Yesterday the BLM released their 2022 population estimates of wild horses and burros on BLM designated public lands. The BLM estimated approximately 64,604 wild horses and 17,780 wild burros as of March 1, 2022.
The agency continues to claim a numbers game that this level of animals is 3 times the “appropriate” number on all of BLM land. The agency continues to push toward a politically-set “27,000” as a claim of what the land can sustain. The agency has used the “27,000” number since the 1971 Act passed and the first survey done. Even though BLM has changed inventory methods multiple times, the agency still compares that number to the number set in the 70s. In fact, the massive population explosion “by-the-numbers” back in 2014/15 came at the exact time the agency changed how they count horses and how they pad the number through terrain modeling.
“If the same survey was done in the 70s it could result in the exact number represented by the agency today. This is a political numbers game. It does not represent a scientific evaluation of what the land can sustain. The National Academy of Sciences has been chiding BLM for over 4 decades about this exact issue.” Laura Leigh, Wild Horse Education founder
“It is astounding that the agency continues the claim that ‘chronic overpopulation and ongoing drought causes a scarcity of food and water on the range’ as they rapidly continue to fragment existing wild horse habitat approving fencing project after project for livestock and accelerate mining expansion.” said Leigh, “If the drought is demonstrating a fragile landscape, why the race to expand mining in the most arid states in the nation? I know of not a single wild horse herd out there that, in a year (or even ten years), uses the water a single mine can consume in a day.”
BLM continues the charade that massive removals are needed to ‘save horses from themselves’ when absolutely no effort has been made to stop habitat fragmentation by industry.
“Not only do massive removals increase population growth levels making any removals akin to running up an escalator,” Leigh continued, “None of this is based in any actual management planning for wild horses. When advocates say horses are removed to suit industry it is not rhetoric; the paperwork bears the statement.”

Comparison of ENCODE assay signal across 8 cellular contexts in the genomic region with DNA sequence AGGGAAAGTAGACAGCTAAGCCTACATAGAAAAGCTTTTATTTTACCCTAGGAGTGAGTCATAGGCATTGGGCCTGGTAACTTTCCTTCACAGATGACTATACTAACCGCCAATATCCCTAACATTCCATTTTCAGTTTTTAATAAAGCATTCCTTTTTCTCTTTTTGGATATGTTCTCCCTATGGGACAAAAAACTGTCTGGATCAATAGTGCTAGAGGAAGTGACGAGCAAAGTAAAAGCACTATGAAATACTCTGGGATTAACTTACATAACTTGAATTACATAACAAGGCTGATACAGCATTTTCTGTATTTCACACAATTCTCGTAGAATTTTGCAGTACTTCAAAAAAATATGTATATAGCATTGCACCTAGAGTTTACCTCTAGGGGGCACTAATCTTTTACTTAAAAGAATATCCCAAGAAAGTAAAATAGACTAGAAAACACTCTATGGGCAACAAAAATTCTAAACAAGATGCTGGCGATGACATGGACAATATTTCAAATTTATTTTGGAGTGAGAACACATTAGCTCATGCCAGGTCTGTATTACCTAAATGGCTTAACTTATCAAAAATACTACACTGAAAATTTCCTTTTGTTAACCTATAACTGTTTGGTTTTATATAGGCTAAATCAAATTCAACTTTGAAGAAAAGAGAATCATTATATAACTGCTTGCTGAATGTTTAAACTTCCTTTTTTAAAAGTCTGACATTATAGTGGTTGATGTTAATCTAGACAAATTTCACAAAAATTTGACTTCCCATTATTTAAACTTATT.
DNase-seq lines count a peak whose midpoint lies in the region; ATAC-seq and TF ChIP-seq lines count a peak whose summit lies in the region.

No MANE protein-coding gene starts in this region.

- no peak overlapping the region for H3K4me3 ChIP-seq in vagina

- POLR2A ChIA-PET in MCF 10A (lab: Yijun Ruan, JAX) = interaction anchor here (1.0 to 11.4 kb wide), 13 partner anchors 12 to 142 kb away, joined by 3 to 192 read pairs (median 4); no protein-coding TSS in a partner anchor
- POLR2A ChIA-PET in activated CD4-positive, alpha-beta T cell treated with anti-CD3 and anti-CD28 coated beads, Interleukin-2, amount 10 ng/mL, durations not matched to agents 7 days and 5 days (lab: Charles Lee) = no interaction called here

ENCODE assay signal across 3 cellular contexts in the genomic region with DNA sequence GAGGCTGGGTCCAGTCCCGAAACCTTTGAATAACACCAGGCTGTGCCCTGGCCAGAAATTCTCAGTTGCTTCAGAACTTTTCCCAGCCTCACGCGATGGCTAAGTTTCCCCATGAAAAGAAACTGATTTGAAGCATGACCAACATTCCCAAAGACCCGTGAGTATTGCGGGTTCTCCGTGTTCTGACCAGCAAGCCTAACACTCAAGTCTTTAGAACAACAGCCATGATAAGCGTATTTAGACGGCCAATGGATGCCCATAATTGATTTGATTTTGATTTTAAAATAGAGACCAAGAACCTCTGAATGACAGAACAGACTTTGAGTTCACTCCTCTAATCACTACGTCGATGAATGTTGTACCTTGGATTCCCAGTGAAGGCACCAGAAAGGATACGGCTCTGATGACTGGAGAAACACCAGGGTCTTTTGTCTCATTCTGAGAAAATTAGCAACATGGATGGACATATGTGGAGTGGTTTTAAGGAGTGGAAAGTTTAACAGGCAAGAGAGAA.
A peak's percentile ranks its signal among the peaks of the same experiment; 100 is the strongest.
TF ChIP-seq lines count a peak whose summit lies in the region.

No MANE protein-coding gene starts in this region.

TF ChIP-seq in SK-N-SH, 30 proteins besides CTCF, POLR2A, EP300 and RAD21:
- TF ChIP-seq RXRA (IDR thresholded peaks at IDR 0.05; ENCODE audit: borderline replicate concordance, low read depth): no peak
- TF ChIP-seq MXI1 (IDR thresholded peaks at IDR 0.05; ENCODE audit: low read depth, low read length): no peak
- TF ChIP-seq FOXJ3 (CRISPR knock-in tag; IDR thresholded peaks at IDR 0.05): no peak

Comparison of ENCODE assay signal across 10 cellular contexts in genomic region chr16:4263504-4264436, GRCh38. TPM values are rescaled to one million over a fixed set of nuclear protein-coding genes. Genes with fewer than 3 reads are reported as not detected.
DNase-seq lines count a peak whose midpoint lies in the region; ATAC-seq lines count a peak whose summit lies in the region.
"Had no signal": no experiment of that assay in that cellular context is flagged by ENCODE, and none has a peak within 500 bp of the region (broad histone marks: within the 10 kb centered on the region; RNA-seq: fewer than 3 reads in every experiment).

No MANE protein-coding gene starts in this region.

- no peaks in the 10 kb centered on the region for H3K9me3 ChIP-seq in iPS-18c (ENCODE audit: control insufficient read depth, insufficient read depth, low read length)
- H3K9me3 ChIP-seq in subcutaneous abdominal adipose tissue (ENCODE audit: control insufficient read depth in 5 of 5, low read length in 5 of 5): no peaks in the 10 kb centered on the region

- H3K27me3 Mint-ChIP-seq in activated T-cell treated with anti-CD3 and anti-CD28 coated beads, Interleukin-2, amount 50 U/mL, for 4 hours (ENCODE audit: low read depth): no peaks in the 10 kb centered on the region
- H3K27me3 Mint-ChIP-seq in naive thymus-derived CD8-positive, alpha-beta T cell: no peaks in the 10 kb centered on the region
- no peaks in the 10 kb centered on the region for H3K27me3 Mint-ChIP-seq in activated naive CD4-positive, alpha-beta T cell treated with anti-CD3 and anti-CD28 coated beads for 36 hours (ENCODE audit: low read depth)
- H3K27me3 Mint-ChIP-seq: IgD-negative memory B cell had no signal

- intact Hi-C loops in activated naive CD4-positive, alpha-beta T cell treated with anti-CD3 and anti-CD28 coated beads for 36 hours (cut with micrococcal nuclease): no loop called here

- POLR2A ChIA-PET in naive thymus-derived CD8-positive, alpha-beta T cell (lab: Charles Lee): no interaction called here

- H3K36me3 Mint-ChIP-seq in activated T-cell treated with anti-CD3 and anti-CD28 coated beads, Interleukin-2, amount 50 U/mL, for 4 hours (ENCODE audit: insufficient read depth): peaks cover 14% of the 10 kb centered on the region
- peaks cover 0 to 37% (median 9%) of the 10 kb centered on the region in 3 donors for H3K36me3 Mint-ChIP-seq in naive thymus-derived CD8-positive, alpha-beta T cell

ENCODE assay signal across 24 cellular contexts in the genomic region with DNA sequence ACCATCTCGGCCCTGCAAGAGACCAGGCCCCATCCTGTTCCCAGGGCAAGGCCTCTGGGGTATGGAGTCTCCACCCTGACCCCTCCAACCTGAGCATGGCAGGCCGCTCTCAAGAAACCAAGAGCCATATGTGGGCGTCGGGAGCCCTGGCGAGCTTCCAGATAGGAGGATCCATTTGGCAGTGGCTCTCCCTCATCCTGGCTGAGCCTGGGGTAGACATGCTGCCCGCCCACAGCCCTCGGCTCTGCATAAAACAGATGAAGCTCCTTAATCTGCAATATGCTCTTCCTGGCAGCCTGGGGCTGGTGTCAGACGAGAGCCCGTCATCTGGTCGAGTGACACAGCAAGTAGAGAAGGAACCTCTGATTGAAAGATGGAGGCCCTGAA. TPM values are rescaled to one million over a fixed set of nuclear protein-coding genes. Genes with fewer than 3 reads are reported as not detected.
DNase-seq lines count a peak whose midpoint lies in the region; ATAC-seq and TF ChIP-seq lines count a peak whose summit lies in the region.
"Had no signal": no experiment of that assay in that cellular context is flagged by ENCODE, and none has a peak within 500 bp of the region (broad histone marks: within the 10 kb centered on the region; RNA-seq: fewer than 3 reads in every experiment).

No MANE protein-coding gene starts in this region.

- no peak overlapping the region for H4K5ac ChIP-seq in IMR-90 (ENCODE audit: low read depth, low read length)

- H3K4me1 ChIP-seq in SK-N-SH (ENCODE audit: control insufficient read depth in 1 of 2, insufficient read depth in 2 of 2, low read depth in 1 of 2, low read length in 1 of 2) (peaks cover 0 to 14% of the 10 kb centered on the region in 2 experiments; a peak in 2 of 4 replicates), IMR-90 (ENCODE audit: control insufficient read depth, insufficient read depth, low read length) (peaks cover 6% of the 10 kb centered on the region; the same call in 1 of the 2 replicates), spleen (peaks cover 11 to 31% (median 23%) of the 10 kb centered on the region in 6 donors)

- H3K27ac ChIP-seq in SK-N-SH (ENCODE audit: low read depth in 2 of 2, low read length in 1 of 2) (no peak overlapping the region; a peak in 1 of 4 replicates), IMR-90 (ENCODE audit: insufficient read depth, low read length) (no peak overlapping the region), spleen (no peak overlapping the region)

The agency claims that the number of wild horses represents an overpopulation. The claim of overpopulation is based on “Gather Environmental Assessments (EA)” that carry over a number from a planning document called a Land Use Plan (LUP). The LUP incorporates the planning documents for mining and livestock and goals outlined in those documents. The LUP does not include any Herd Management Area Plan (HMAP) that outlines the goals, how population levels are set, critical habitat, etc. In other words, horses are removed to suit planning for profit driven interests.
The HMAP is the only planning document actually called for under law, the Code of Federal Regulation (CFR). The HMAP is omitted discounting any pretense of any actual management. Omitting the HMAP also omits any opportunity wild horse advocates have to address population numbers, boundaries, etc. set by backdoor deals and politics.
BLM is desperately pushing the 2020 plan agreed to by corporate interests (Path Forward). The 2023 fiscal year budget will push the plan to near completion. The remainder of the 2022 budget will see over 11,000 targeted for capture. The 2023 budget is set to push an additional 25,000 onto the roundup schedule.
This push to complete the 2020 plan is in fill swing without any attempt to reform a broken program and create actual management planning.
“By the time BLM pushes through FY 2023 the 2020 will have completed the promise to corporate interests and ignored the need to responsibly reform the program.” Leigh said. “If the public ever wants to see a herd of 500 or more wild horses in any lifetime to come, this insanity of basing management on unsound and politically driven numbers games needs to stop now.”
We need BLM to craft open HMAPs, where the public can actually have input on management (goals, numbers, habitat preservation) immediately and halt removals now.
The agency claims they “significantly increased the number of animals placed into private care, finding homes for more than 26,500 animals in support of its efforts to reduce overpopulation on the range.”
Record numbers of mustangs are landing in kill-pens through the lack of oversight in the BLM Adoption Incentive Program (paying people to adopt) and the ongoing sale program.
The stockpiling of pens, without reform, will lead to calls to kill horses in holding rather than foot the costs to house them in the near future.
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Categories: Wild Horse Education